The objective of the Special Amenity Area Order is primarily to protect outstanding landscapes, nature and amenities. They gained initial legal backing under the local authorities (Planning and Development) Act 1963 and subsequent amendments (e.g. local government (Planning and Development) act 1999).
Powers gained once a site is designated include control over all developments listed in planning acts and outlined in development plans, control is gained over some exempt developments while normal re zoning is not permitted.
Local authorities must initially propose the site for designation which the minister of the environment then approves. The local authority is then responsible for enforcements within the Special Amenity Area.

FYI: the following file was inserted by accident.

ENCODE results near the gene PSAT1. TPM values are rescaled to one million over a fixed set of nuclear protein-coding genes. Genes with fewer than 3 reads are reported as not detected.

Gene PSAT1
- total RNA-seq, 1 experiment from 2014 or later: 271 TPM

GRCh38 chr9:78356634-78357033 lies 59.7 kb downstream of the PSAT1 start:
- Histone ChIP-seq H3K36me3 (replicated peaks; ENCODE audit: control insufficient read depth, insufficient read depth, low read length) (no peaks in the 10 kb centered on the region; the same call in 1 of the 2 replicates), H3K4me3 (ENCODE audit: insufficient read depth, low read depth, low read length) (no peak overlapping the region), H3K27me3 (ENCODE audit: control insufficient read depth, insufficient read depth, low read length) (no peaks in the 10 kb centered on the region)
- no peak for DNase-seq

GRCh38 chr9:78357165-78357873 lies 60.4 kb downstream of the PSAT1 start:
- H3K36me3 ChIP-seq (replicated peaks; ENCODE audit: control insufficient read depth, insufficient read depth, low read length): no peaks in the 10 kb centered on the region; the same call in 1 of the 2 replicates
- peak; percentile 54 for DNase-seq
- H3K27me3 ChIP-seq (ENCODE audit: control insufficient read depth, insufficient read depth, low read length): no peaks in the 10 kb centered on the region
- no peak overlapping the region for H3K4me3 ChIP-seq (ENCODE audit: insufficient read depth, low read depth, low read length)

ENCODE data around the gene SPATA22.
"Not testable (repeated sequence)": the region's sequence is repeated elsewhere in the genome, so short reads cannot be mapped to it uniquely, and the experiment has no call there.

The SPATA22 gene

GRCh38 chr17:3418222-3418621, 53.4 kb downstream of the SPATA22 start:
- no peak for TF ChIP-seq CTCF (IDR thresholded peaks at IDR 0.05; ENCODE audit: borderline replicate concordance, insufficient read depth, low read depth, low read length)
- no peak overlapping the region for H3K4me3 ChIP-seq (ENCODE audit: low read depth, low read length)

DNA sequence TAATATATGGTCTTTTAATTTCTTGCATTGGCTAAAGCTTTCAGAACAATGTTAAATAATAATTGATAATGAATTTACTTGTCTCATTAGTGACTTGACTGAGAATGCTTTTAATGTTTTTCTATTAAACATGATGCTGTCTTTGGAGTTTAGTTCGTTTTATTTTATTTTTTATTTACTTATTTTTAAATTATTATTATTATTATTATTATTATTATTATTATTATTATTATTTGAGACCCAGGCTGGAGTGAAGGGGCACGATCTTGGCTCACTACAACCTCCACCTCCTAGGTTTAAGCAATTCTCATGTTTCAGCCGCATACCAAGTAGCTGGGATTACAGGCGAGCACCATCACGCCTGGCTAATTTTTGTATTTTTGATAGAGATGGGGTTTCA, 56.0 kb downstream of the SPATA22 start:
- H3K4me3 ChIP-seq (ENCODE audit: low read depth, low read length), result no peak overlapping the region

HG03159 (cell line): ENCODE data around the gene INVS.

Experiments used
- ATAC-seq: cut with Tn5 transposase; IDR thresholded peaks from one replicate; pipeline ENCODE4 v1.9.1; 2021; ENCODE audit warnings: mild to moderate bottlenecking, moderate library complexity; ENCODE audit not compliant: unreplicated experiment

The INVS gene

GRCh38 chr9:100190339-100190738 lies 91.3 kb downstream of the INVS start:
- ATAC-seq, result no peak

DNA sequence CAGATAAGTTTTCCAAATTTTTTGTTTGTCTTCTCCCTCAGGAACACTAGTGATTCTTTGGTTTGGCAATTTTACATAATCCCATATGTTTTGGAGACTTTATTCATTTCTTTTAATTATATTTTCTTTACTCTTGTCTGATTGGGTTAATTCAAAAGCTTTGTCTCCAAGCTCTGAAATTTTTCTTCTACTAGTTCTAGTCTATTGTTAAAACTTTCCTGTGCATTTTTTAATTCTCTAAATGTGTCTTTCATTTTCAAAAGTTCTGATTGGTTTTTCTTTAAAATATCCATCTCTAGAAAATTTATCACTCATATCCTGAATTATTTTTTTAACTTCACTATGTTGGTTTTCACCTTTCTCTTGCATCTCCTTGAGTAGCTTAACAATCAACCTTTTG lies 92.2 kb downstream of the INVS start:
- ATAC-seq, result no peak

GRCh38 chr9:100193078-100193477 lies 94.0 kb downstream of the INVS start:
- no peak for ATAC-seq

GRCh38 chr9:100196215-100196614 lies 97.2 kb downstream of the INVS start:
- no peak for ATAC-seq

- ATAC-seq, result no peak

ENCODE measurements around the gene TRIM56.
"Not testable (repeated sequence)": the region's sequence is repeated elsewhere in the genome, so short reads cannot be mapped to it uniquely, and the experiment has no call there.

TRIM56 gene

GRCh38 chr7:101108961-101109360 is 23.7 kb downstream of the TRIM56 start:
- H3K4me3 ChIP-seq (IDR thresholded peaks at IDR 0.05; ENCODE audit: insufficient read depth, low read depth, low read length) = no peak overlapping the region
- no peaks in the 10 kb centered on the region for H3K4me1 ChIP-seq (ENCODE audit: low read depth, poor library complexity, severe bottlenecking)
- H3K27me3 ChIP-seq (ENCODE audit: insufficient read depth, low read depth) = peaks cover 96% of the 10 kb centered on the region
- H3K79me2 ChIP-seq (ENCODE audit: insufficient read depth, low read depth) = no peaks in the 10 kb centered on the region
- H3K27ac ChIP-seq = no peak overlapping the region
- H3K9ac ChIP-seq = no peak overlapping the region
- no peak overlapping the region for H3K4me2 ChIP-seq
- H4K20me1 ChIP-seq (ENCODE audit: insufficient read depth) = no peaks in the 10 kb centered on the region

The area proposed for designation should be of ‘outstanding beauty’ needing nature conservation or have special recreational value in local terms.
The Special Amenity Area Order would appear to be the best existing designation for protecting ‘green belts’ which are subjected to intense development pressure or land areas under pressure from development which is of special amenity value locally or regionally.
Initially three Special Amenity Area Orders were designated in Ireland. All are within the greater Dublin area and are not directly concerned with the protection of biodiversity
These Special Amenity Area Orders were the Liffey Valley, North Bull Island and Howth Head.
Special Amenity Area Orders, once designated are subject to review every five years by the relevant local authorities.